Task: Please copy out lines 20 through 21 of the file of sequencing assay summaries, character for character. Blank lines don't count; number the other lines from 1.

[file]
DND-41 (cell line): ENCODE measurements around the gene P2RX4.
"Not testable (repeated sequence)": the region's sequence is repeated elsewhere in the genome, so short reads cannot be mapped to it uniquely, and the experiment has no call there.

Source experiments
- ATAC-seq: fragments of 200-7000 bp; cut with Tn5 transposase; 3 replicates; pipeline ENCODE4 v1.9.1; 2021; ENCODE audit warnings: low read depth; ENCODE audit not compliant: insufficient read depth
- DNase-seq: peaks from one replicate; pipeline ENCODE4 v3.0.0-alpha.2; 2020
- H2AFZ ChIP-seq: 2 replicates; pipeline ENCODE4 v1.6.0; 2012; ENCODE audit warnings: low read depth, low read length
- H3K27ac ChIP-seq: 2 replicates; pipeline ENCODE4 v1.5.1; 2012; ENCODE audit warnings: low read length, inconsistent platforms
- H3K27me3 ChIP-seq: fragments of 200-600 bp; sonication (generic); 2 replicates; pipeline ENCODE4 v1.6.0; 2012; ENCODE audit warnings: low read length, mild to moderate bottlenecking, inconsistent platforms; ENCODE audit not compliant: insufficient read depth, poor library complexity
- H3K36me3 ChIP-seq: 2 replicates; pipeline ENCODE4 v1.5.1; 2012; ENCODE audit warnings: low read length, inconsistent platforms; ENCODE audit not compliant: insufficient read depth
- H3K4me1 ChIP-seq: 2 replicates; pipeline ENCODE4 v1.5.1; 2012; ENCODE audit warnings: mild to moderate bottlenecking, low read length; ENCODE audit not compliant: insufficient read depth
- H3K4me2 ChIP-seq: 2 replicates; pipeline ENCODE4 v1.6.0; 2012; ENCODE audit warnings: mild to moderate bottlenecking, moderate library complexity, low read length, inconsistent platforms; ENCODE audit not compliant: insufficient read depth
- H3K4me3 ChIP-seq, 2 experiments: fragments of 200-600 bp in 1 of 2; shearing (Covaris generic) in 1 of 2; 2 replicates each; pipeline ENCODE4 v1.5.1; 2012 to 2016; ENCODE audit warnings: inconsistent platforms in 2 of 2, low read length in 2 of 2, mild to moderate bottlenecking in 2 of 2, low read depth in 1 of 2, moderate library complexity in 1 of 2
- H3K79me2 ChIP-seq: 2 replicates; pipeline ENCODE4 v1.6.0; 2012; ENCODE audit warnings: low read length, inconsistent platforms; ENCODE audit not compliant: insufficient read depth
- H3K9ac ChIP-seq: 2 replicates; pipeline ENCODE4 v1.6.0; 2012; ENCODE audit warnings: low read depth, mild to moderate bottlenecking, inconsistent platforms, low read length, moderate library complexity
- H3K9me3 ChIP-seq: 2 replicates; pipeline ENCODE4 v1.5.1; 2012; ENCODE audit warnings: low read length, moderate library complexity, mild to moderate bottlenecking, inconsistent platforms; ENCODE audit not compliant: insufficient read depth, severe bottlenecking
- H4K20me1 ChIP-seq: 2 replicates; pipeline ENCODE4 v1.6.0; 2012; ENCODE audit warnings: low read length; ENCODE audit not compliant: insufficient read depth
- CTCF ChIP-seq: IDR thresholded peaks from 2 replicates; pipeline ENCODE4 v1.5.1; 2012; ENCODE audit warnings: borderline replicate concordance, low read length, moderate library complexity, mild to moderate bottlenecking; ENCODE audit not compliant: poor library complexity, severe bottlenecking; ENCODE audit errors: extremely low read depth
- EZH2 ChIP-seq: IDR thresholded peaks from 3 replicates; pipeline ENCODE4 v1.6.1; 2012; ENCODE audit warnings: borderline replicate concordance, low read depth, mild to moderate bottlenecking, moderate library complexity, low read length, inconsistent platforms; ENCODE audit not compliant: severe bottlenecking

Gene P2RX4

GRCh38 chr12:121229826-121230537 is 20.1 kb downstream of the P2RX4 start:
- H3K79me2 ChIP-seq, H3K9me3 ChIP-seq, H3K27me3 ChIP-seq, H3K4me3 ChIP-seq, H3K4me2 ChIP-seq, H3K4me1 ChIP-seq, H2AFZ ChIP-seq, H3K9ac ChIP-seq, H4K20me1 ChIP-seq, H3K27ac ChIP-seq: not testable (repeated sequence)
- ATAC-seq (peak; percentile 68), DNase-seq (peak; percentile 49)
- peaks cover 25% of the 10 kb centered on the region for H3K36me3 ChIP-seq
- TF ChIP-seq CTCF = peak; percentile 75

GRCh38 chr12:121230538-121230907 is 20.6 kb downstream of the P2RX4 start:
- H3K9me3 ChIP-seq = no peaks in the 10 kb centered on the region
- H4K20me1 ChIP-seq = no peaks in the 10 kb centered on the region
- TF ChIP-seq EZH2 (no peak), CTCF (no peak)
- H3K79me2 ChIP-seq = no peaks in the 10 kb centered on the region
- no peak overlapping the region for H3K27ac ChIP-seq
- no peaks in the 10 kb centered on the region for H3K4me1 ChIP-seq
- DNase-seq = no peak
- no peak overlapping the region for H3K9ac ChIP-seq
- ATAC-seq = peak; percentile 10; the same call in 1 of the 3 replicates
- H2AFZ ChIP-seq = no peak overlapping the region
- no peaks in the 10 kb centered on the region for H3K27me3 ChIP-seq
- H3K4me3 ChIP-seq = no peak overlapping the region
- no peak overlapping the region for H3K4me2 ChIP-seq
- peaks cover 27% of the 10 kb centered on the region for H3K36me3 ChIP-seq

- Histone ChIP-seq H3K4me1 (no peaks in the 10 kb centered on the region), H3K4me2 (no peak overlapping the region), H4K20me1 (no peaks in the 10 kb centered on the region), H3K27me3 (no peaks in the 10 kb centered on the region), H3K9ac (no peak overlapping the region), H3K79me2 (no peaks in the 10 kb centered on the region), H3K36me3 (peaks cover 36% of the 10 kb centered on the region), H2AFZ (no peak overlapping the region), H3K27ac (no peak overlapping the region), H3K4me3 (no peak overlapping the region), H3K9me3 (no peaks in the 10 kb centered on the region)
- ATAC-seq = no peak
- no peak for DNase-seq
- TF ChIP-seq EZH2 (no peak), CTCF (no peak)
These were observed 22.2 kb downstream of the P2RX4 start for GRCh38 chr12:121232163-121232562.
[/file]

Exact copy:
GRCh38 chr12:121229826-121230537 is 20.1 kb downstream of the P2RX4 start:
- H3K79me2 ChIP-seq, H3K9me3 ChIP-seq, H3K27me3 ChIP-seq, H3K4me3 ChIP-seq, H3K4me2 ChIP-seq, H3K4me1 ChIP-seq, H2AFZ ChIP-seq, H3K9ac ChIP-seq, H4K20me1 ChIP-seq, H3K27ac ChIP-seq: not testable (repeated sequence)